1) Write a personal mission statement/manifesto spelling out the ideal version of how you want be in this process.This document will be used to help protect you against your own negative impulses during challenging moments and will offer a guide to get back on track when you stray from your ideal.
At a minimum, this statement should address the following:
- The good and bad in the experiences with your spouse, as we do not need to corrupt good memories in order to create space. How has the relationship contributed to the person you are today?
- Description of the kind of person you want to be now and in five years.
- The ideal way in which to handle disputes and resentments.
- Habitual and reactive behaviors you want to change
2) Write down thoughts/ideas about how you would like to set up each of the following categories during the separation: Living arrangements; children schedule/responsibilities; frequency and type of contact with each other, or with the family; finances; communication with each other, children, family/friends.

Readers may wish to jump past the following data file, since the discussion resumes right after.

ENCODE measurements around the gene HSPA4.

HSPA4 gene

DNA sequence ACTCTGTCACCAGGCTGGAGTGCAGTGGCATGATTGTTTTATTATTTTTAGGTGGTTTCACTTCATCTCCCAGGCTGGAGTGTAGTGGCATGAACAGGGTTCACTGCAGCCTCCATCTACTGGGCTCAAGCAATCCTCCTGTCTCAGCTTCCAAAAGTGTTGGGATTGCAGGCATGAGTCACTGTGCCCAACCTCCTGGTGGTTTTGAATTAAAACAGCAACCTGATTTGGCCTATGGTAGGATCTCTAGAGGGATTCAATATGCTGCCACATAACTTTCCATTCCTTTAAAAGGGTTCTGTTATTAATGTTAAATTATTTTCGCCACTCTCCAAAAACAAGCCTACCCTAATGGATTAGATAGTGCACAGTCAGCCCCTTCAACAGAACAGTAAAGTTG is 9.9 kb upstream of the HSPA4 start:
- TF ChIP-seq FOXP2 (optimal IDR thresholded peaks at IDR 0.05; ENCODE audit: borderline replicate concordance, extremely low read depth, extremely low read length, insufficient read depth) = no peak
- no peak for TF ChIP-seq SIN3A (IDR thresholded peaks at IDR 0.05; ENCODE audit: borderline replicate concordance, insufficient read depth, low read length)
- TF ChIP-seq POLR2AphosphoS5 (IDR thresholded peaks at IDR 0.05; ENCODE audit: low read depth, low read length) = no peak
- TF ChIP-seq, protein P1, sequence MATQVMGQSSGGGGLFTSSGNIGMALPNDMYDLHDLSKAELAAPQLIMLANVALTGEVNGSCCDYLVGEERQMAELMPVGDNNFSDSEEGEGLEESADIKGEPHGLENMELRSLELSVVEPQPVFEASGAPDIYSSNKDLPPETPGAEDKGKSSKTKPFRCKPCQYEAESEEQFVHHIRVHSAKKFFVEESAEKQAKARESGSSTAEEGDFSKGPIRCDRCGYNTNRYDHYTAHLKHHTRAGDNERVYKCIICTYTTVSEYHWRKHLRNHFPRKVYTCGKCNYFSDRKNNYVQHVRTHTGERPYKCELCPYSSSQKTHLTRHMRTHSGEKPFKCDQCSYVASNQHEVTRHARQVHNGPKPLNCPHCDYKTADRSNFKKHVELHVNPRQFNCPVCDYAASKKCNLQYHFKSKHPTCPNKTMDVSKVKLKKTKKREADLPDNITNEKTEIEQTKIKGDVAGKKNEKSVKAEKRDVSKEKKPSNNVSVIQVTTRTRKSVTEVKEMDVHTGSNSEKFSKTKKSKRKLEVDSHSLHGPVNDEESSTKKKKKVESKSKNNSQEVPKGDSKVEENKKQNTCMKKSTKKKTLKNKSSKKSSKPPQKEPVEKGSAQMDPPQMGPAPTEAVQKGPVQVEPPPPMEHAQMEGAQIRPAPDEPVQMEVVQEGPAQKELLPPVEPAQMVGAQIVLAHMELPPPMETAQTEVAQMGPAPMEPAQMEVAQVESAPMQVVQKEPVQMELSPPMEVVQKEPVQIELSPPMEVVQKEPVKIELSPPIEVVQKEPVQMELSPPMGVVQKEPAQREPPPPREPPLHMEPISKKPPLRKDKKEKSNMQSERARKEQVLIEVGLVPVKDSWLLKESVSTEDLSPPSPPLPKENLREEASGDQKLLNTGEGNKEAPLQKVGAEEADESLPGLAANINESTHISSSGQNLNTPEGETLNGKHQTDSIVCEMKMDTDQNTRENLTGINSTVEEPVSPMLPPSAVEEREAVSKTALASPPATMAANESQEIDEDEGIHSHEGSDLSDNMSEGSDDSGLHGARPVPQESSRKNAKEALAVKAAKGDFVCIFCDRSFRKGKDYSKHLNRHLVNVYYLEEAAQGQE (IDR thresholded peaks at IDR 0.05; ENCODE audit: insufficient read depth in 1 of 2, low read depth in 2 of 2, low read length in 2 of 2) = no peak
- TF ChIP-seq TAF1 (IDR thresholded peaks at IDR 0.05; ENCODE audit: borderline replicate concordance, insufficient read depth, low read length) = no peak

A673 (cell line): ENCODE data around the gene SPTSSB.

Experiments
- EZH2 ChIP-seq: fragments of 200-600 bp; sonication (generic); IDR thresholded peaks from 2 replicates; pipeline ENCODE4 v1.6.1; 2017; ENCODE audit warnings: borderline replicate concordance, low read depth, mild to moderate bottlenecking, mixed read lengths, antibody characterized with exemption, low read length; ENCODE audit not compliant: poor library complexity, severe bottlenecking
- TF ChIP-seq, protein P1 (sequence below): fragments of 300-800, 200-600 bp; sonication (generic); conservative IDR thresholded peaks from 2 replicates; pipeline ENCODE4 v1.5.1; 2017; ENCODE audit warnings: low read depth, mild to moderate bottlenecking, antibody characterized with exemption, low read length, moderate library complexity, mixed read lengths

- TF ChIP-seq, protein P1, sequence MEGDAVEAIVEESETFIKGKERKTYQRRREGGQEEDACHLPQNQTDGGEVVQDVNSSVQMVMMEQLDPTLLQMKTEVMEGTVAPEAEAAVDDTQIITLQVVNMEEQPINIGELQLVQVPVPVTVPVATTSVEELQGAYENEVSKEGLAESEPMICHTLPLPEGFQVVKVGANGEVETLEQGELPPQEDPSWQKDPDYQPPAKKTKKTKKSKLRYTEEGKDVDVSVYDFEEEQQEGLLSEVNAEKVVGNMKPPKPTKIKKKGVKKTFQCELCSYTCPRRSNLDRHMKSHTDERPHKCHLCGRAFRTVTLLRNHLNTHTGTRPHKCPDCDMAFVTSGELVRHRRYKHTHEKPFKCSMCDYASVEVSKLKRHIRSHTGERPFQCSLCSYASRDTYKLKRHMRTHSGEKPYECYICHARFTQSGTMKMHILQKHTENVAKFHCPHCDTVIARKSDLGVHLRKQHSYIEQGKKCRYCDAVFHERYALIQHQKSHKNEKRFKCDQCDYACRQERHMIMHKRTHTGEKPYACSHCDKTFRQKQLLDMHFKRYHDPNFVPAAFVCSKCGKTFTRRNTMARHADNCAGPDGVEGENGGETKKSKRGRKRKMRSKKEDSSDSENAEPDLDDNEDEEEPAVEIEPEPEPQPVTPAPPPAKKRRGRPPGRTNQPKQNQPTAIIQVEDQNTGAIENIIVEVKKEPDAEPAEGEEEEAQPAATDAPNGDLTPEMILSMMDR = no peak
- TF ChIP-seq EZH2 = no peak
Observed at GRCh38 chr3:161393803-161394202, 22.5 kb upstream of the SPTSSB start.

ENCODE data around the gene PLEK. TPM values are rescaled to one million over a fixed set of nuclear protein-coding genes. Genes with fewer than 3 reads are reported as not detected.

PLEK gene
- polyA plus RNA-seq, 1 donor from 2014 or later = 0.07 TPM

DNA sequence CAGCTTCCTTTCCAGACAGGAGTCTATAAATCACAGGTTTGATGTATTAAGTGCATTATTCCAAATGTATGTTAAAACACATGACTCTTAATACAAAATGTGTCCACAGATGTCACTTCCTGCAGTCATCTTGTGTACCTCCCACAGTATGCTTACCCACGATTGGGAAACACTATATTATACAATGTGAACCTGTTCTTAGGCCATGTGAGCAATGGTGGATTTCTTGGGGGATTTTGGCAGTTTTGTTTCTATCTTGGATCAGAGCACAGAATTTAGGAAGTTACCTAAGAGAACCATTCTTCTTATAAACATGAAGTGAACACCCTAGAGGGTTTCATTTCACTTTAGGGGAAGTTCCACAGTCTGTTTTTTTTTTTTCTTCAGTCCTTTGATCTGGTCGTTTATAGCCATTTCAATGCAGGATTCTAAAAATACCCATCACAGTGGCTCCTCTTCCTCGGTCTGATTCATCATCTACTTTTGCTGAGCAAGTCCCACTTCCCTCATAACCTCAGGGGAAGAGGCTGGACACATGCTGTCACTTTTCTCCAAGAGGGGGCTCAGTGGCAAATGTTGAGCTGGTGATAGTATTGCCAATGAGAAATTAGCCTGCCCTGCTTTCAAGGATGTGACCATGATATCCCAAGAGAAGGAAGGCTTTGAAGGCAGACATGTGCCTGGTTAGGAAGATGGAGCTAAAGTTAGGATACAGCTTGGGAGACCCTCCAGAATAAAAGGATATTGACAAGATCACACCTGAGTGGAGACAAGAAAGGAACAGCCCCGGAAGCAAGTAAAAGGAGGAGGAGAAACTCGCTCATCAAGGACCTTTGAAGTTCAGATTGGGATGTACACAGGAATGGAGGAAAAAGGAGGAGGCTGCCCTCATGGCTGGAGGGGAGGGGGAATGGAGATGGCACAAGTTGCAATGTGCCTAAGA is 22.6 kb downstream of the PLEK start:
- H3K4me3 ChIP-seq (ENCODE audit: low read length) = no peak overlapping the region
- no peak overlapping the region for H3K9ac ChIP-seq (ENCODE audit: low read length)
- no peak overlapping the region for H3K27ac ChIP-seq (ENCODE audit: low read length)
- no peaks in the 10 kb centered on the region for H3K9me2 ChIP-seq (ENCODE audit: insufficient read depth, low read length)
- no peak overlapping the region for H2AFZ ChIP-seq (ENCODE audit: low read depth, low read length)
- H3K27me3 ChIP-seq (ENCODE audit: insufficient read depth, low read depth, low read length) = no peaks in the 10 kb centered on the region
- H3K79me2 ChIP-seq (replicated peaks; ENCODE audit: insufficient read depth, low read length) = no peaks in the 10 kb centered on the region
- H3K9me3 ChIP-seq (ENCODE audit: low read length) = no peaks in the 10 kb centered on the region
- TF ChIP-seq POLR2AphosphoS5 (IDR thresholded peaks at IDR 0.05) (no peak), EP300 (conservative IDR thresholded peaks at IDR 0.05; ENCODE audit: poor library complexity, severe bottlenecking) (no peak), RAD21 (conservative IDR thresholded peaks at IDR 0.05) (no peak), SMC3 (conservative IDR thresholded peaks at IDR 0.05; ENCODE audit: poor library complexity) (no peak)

3) Make a list of every fear you have about the separation process (i.e., fears about how you perceive your spouse will behave, fears about outcomes and uncertainty). Make the list extensive. Start with non-financial issues and save financial for the end.
4) Read the two articles attached to this email: What Do Couples Need to Know About the Brain, by Sara Schwarzbaum, and Is Your Partner More to Blame? By Brent Atkinson.
To summarize, I propose three writing assignments and two readings. I generally ask that the couple send me the writing assignments prior to the meeting. If couples have a hard time with these writing assignments, we may do them in session.
It’s clear that the separation/divorce process will encourage couples to have honest, open and difficult conversations about their wishes, fears, and their vision for the future in a way that they didn’t have before. When it comes to uncoupling well, one size does not fit all. I feel proud of the clients who put in the hard work to uncouple well. I want to thank Kate Engler, Jay Lebow and Michelle Lawrance for some of the ideas reflected in this blog.